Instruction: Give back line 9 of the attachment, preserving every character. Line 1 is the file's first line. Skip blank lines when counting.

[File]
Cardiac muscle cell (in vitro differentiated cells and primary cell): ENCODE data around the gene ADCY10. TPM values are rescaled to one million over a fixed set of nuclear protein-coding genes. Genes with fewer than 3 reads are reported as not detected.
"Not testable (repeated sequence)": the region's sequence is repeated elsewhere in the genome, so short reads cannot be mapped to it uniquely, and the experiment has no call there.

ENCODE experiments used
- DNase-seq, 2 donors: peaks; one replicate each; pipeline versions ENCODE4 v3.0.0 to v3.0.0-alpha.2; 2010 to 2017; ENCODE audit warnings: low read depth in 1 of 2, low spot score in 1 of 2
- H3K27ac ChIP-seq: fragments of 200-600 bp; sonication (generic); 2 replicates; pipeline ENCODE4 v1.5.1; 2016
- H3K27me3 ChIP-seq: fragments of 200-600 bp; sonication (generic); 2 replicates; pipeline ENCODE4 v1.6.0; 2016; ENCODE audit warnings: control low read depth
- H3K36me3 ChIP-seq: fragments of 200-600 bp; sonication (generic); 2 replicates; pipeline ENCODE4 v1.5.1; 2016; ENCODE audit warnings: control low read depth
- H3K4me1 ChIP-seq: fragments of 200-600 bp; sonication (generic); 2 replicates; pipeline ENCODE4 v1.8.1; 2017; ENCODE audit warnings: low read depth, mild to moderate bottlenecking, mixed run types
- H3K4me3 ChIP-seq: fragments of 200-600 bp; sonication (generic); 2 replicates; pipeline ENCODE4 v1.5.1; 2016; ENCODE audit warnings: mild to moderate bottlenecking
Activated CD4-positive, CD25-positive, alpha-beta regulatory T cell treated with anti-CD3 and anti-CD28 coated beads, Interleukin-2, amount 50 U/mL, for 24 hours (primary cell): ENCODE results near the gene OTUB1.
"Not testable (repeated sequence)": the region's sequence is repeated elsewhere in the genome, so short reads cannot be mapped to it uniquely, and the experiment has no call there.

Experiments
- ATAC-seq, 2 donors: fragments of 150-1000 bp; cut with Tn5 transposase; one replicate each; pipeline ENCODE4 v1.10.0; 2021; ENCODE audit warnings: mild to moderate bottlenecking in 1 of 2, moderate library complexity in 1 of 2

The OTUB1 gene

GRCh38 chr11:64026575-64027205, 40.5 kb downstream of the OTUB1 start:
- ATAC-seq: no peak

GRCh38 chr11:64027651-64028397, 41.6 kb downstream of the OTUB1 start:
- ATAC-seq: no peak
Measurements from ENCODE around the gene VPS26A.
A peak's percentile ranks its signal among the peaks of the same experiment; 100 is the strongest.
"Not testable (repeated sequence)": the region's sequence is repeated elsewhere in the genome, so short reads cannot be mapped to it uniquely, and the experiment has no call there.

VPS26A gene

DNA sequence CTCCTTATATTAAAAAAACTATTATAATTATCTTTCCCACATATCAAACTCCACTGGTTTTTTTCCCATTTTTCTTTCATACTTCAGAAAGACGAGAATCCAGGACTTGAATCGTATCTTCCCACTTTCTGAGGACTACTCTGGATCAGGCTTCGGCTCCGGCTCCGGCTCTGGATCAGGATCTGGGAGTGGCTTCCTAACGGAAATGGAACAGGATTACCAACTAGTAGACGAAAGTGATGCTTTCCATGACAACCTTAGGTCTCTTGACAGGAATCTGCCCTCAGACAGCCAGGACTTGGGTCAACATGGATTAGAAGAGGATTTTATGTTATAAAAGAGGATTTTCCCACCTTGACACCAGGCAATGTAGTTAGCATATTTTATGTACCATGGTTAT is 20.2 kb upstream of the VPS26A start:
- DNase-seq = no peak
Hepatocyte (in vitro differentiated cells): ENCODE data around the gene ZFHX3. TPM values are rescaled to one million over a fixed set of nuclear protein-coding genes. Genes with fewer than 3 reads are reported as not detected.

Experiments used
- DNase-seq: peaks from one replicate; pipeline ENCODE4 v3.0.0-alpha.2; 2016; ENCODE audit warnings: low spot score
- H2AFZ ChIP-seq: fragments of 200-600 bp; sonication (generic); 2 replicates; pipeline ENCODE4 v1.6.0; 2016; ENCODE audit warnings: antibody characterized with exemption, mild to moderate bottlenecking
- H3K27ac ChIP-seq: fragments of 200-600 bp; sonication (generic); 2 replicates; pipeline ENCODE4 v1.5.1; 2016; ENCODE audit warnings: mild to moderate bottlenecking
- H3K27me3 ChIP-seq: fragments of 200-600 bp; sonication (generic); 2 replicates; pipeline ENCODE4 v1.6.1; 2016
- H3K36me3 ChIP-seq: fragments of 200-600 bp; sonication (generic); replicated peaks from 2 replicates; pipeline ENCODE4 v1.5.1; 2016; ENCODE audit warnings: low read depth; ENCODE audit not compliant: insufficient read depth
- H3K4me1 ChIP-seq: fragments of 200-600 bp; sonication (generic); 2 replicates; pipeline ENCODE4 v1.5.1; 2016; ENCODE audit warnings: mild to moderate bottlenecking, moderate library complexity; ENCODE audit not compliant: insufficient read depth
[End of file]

- H3K4me3 ChIP-seq: fragments of 200-600 bp; sonication (generic); 2 replicates; pipeline ENCODE4 v1.5.1; 2016; ENCODE audit warnings: mild to moderate bottlenecking